THE indefinite detention of asylum seekers on Nauru is ”an egregious breach of international human rights law”, says the Gillard government’s hand-picked human rights commissioner, Gillian Triggs.

And in a separate development, Australia has told Sri Lanka – a country it has been returning asylum seekers to – that it must stop its police and army abusing, torturing and mistreating its citizens, and must end the disappearances and abductions occurring across the country.

Australia’s demands to Sri Lanka were made in Geneva as part of the United Nations universal periodic review process, in which all UN countries have their human rights records assessed by fellow members.

Professor Triggs, who was appointed human rights commissioner in June, told Fairfax on Tuesday that she would seek an urgent meeting with Immigration Minister Chris Bowen about Nauru when she returned from a human rights conference in Jordan.

”I have made my view really plain to the Department of Immigration and Citizenship in saying that to detain people on this remote island, and delaying by at least six months their processing, and where they’re advised that they will be kept there for five years, is an egregious breach of international human rights law,” she said.

”Asylum seekers have a legal right under international law to have their claims assessed in a speedy and appropriate way, and this is at risk of being arbitrary detention.”

Meanwhile, the hunger strike on Nauru dragged into its sixth day. An asylum seeker on Nauru told Fairfax that more than 300 people were taking part in the protest, and that the men were weak, with most spending their days lying around ”and feeling the sickness”.

Doctors had told Omid, an Iranian man who has refused to eat for 27 days, that his heart was under grave pressure, the asylum seeker said.

”If you look at him, he is only bone and skin. He says it is better to die than to live in Nauru,” he said.

The asylum seeker said an immigration official had told the group that their claims for asylum would not begin to be processed for at least six months, and that they would be on Nauru for a year.

”They will be living for the rest of their lives with the hellish punishment [of Nauru],” the man said.

A joint parliamentary committee in February found that detention for longer than three months causes mental illness.

Greens senator Sarah Hanson-Young said the conditions on Nauru were bringing vulnerable people ”to breaking point”.

“The government is continuing to house refugees in tents despite temperatures in excess of 40 degrees, and has increased the stress at detention centres by suspending the processing of their claims for asylum,” she said.

“This is in spite of the ever-increasing list of organisations that are slamming the government for its cruel, expensive and ineffective offshore processing regime.”

On Tuesday in Geneva Australia’s delegation to the UN told Sri Lanka that it must stop its torture and enforced disappearances.

The delegation said that while it welcomed Sri Lanka’s stated commitment to protecting human rights, it was important for it now ”to achieve measurable, concrete improvements”.

But despite the concerns raised before the UN, Australia has sent back 125 asylum seekers to Sri Lanka since restarting offshore processing in August.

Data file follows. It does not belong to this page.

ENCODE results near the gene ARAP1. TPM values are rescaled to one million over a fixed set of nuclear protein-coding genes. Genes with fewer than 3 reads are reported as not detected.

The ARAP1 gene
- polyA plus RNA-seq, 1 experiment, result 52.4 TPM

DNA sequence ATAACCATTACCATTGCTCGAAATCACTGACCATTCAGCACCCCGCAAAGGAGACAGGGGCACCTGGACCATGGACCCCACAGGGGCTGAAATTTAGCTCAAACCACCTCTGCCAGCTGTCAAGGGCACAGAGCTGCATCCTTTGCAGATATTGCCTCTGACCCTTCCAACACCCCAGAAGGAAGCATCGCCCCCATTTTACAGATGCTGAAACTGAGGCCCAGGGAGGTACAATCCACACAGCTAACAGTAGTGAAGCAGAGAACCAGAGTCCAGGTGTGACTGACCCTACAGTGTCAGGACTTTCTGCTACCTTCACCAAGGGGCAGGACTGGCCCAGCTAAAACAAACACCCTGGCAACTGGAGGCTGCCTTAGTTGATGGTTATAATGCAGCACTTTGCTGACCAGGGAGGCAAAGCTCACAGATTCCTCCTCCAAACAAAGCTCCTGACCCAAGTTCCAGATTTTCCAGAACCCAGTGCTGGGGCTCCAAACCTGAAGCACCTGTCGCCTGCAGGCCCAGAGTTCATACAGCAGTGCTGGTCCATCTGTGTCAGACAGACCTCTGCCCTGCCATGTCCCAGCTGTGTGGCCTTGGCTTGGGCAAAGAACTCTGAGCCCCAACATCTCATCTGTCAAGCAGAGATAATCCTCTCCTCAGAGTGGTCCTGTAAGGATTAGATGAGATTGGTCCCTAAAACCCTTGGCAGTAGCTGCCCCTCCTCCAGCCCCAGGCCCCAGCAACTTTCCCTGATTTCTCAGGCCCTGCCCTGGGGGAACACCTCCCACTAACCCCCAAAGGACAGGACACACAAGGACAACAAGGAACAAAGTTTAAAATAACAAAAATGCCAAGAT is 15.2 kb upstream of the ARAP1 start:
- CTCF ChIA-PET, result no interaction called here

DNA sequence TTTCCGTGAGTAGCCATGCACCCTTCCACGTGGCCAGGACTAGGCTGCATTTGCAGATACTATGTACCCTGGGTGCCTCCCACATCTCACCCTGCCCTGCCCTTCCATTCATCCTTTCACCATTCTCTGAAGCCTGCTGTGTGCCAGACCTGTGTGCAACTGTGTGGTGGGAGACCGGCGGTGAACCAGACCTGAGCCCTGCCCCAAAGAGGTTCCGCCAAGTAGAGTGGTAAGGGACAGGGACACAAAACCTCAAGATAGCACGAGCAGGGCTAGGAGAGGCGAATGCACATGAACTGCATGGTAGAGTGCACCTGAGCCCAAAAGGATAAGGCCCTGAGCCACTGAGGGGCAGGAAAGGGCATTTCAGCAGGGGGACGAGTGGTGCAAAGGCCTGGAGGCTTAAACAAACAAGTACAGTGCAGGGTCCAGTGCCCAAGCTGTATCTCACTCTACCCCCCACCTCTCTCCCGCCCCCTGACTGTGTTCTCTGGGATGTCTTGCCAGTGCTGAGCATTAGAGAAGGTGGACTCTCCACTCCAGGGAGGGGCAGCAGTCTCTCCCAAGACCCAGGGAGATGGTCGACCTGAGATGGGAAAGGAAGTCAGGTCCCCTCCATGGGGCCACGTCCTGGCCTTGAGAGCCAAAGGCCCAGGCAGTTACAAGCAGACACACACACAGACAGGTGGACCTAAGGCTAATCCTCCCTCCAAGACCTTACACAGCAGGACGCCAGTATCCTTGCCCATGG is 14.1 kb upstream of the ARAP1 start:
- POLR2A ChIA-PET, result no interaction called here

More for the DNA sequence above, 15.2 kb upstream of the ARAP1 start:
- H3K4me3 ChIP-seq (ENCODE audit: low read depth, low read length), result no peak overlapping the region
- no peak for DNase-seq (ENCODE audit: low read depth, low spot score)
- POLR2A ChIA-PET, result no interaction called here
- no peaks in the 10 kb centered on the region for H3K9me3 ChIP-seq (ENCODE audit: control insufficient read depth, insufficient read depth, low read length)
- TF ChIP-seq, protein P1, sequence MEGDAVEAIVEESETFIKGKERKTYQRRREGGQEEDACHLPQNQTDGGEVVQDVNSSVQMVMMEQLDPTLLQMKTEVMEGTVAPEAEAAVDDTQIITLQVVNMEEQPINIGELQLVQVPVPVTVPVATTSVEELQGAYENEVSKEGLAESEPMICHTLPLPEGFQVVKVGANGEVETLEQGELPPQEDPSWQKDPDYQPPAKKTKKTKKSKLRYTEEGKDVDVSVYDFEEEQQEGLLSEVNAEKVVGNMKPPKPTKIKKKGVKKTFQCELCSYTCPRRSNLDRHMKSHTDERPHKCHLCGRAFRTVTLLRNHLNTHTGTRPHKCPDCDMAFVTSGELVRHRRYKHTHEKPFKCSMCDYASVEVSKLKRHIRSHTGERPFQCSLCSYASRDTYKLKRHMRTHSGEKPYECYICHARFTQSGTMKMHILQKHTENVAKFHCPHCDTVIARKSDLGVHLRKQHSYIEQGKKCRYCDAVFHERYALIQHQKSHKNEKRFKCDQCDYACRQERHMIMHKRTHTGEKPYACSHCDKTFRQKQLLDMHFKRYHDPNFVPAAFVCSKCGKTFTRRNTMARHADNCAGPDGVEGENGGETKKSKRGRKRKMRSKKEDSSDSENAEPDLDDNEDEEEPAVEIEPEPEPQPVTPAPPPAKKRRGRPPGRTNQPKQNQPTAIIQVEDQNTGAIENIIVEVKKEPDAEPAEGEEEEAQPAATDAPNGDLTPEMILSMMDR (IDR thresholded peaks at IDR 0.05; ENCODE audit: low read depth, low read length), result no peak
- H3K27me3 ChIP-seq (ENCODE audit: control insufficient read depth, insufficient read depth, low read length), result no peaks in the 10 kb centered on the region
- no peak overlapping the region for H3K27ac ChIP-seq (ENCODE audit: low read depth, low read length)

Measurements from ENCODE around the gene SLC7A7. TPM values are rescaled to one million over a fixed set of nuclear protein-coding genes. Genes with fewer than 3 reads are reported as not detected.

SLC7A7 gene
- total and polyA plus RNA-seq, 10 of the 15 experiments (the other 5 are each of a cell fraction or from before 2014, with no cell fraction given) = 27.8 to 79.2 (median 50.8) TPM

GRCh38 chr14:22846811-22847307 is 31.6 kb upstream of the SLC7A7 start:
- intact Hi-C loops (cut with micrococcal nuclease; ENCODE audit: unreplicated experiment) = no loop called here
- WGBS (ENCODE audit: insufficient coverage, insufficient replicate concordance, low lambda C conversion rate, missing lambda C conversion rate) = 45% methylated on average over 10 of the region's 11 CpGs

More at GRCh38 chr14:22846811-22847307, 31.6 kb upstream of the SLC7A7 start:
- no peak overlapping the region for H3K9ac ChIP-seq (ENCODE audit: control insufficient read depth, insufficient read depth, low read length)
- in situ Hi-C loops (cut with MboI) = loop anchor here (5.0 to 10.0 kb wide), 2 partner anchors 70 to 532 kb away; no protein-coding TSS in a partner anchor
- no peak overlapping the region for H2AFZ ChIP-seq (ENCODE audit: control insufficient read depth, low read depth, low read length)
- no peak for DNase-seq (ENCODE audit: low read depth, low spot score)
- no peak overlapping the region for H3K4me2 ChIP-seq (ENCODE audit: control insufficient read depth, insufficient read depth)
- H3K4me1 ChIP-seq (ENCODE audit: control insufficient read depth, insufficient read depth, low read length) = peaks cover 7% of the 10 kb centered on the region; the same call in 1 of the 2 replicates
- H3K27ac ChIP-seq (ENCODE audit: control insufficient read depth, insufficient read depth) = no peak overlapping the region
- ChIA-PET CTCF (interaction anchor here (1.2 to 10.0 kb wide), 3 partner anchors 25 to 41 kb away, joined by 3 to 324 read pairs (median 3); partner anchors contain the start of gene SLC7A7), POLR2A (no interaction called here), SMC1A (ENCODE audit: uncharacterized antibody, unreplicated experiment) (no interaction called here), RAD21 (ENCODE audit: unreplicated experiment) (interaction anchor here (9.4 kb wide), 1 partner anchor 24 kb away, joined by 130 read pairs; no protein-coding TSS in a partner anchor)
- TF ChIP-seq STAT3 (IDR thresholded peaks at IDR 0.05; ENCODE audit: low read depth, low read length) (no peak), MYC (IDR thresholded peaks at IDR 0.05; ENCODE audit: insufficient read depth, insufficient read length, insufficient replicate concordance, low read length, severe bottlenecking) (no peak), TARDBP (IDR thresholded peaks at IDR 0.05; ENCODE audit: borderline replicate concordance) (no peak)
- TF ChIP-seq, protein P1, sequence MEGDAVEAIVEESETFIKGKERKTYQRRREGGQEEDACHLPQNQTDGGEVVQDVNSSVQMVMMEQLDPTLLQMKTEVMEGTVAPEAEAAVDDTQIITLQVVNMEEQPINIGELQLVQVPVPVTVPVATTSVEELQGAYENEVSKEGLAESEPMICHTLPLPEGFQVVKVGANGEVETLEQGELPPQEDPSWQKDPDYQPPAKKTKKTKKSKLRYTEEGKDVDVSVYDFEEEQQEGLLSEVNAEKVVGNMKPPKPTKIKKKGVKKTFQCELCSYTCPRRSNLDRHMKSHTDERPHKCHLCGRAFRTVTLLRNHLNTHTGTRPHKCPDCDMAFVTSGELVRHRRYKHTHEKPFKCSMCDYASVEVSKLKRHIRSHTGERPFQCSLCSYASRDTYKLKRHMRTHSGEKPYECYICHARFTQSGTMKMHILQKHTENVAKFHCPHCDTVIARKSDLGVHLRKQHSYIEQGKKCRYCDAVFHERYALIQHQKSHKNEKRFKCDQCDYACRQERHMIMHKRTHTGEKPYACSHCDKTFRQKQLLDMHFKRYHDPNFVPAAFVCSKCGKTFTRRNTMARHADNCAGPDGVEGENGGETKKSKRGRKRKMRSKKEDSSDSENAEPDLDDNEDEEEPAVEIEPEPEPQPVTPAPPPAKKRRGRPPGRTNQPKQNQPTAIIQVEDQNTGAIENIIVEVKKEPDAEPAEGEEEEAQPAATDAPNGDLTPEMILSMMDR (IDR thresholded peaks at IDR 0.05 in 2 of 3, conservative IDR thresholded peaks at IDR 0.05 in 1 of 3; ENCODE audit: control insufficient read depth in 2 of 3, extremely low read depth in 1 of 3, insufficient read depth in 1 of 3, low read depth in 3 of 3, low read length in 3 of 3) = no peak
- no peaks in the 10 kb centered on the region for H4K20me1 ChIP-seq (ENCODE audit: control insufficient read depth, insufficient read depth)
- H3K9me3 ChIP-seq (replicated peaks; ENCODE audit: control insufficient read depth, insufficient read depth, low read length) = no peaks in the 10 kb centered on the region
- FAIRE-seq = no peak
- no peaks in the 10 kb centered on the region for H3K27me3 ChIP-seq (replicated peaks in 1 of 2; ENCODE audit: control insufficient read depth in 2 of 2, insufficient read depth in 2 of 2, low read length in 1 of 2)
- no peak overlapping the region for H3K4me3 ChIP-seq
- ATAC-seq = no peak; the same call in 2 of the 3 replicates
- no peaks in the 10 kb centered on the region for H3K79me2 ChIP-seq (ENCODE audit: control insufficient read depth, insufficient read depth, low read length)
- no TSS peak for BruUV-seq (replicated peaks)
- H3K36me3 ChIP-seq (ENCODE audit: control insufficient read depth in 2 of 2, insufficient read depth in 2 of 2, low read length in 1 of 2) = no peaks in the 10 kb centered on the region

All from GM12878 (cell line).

These deportations have been halted for at least a month after a Federal Court decision last week prevented the Immigration Department sending back a 42-year-old man who had failed in his bid to win refugee protection.

In July, Fairfax revealed that asylum seekers forcibly returned to Sri Lanka had faced arbitrary imprisonment, torture and harassment by security forces.

Sri Lanka’s special envoy for human rights, Mahinda Samarasinghe, told the UN that his country would send a set of voluntary pledges to the UN Human Rights Secretariat within two weeks. He said Sri Lanka — which emerged from a bloody 26-year civil war in 2009 — would update the UN on postwar progress. Mr Samarasinghe said his government was concerned more than any country with “winning the peace” and building a comprehensive rehabilitation. “On many fronts progress has been achieved, but we still acknowledge, at the same time, that challenges are ahead of us,” he said. “We ask our friends in the international community to give us the time and space to make further progress.

“We are working for a new Sri Lanka, we are working for a united Sri Lanka.”

This year 5501 Sri Lankan asylum seekers have reached Australia, the highest annual number on record and a 26-fold increase over last year.

Opposition immigration spokesman Scott Morrison said Sri Lankan asylum seekers should be put on a plane and deported immediately.

Britain, which also previously returned failed asylum seekers to Sri Lanka by charter flight, was last month stopped from deporting a number of Tamils after the High Court found they were at risk of torture.

Home Affairs Minister Jason Clare said three boats bound for Australia had been intercepted near the Cocos Islands on Monday, bringing to seven the number of boats since the weekend.

He said 58 people on board the three boats would be sent to Christmas Island for health and security checks. Another 63 people on a boat that sought assistance north-west of Ashmore Islands on Monday night were rescued on Tuesday and will also be sent to Christmas Island, where there are already 2505 asylum seekers.

Courtesy – National Times –


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